Buck Jordan here, and this week, I want to take a step back and talk about one of life’s most consistent features: competition.

From your little league days back home to the workplace today, competition is everywhere, particularly in the world of startups. It turns out that great ideas and markets often attract multiple entrepreneurs with dreams of capturing said market at about the same time (can you sense my sarcasm?).

For example, back in the 1990s, at the dawn of the search engine, there were dozens of different startups building search engines before Google even arrived on the scene! As we all know, Google won that race in glorious style.

Almost every single startup you do diligence on is going to have competitors, whether it be one, two, or dozens. That’s a fact of life and business.

In fact, almost every company I’ve invested in has had several direct competitors and many more indirect ones. Yet I still made those investments.

So how did I get comfortable that competition wouldn’t kill the company I invested in? Here’s a brief overview of how I evaluate competition when it comes to startup investing.

Size It All Up

The first (and quickest) thing you can take a look at is how many potential direct competitors a startup has. If the number is relatively small – say, one to five – that is generally a good thing.

On the other hand, if the number of competitors is much higher than that (like 10 or 20), then things get complicated. The more competitors there are, the more options a prospective customer has, and the harder it is to stand out.

Every single competitor will be battling to capture as much market share as possible, and your specific startup will be competing against the combined budgets of all its competitors in the quest to capture market share.

If you’ve read Peter Thiel’s iconic book Zero to One, you’ll know that it is hard to build a massive company when you’re always fighting off your competition. Think about restaurants, one of the most hypercompetitive industries out there. How many billion-dollar restaurants do you know?

The next thing to look at is the caliber of the teams that are building competitors. Are these teams significantly more experienced in the specific industry, do they have better credentials, or are they repeat founders?

At the end of the day, startups are a people game, and the best teams have a huge advantage when it comes to building successful companies. The better your network, experience, and operating abilities, the higher chance you have of making any startup a success. So, compare your startup team with the competitors to see if there is a big gap in caliber.

Lastly, you’ll want to see how well funded the competitors are. Have any specific competitors raised significantly more capital than your startup, or is everyone at about the same level?

No matter how good your team or product is, it can be hard to battle a competitor with a huge war chest. Capital can be a weapon in competitive markets, and sometimes you can discount your competitors to death.

So, pay careful attention to how much capital each of the competitors have. A useful tool I use for this is Crunchbase.

Is Your Startup Differentiated?

After getting a feel for a startup’s competitors, the next thing you need to do is refocus on the startup you’re doing due diligence on.

The key thing you want to answer is: Is your startup unique compared to its competitors, or are they pretty much the same?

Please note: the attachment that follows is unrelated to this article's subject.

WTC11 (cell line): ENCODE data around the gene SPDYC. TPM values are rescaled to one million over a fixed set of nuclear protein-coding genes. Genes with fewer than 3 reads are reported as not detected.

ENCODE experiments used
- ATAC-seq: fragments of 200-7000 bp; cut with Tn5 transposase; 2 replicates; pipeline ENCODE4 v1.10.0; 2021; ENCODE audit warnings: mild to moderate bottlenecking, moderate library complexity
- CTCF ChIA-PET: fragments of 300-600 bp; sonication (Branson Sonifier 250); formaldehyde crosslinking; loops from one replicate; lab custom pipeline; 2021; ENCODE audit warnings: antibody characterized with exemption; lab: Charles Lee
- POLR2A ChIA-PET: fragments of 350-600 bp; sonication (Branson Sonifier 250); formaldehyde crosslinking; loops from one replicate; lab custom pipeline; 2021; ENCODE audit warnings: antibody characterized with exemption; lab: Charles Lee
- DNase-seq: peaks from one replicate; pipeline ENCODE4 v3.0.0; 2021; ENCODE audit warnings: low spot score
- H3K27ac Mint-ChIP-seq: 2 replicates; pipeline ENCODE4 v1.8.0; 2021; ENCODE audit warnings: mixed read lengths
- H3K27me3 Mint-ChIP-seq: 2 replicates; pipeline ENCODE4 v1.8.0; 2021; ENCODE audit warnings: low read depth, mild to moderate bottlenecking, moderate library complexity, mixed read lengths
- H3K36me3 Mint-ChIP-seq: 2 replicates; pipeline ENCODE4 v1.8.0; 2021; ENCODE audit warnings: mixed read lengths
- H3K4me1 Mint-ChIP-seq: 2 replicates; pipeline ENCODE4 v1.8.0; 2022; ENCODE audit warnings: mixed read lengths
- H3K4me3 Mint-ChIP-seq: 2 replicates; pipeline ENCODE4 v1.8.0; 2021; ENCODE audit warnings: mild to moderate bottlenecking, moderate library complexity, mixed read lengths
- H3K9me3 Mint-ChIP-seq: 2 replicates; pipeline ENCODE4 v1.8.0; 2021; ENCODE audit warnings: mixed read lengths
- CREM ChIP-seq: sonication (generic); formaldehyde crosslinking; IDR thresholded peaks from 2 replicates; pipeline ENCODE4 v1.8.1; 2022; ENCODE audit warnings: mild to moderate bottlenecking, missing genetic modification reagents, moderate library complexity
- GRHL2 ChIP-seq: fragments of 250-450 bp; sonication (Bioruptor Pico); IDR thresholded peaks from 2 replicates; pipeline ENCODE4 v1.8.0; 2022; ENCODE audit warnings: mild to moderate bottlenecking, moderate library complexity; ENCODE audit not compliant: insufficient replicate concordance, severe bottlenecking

If they’re almost the same with limited differentiation, then it is going to be hard to make a case for why your startup will win. Instead, all the startups in that market will likely fight tooth-and-nail for market share, and nobody will emerge a winner.

So, what are some measures of differentiation? Well, the first – and most straightforward – is product quality. Is your startup’s product significantly higher quality than competitors? If so, then it has a very good chance of capturing significant market share.

Think about the iPhone. It is definitely not the cheapest phone out there. But it is the highest-quality smartphone in the world. In 2021, Apple sold more than 240 million iPhones and generated an enormous $191 billion in revenue from iPhone sales.

Speaking of cheap and expensive, price point is another measure of differentiation that has a give-and-take relationship with product quality.

If competitors’ products are roughly the same as your startup’s but there is a huge difference in price point, well, I think you know what people will do. So, as part of your diligence, make sure to list and compare the price points of all the players in the market.

Another crucial measure of differentiation is customer acquisition and marketing. How good is your startup’s marketing versus its competitors? Does it have a strong brand? Does it have great marketing videos, pictures, and taglines? How effectively does it acquire customers versus competitors?

The cheaper it is for a startup to acquire a new customer, the more resources it has to invest in acquiring new customers and further product development.

Ultimately, competition shouldn’t scare any of us as investors.

In fact, I usually see it as a good thing, as it validates that the market and problem is worth the attention of multiple entrepreneurs and is a problem that many people face.

However, it is critical to analyze the nature of the competition a startup faces and how differentiated it is versus its competitors.

If differentiation is limited, then it probably isn’t a smart investment to make. But if the differentiation is deep, then competition is far less of a concern.

At the end of the day, keep an eye sharply on the competition as part of your due diligence, but don’t let it scare you away from investing.

Until next week!

Buck Jordan